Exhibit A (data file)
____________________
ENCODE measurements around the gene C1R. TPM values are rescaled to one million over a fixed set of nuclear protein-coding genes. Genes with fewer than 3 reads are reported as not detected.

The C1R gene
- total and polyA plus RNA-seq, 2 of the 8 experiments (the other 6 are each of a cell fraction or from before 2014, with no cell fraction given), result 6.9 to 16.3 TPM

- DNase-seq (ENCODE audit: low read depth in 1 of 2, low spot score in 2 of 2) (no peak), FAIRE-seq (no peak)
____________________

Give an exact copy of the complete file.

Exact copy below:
ENCODE measurements around the gene C1R. TPM values are rescaled to one million over a fixed set of nuclear protein-coding genes. Genes with fewer than 3 reads are reported as not detected.

The C1R gene
- total and polyA plus RNA-seq, 2 of the 8 experiments (the other 6 are each of a cell fraction or from before 2014, with no cell fraction given), result 6.9 to 16.3 TPM

- DNase-seq (ENCODE audit: low read depth in 1 of 2, low spot score in 2 of 2) (no peak), FAIRE-seq (no peak)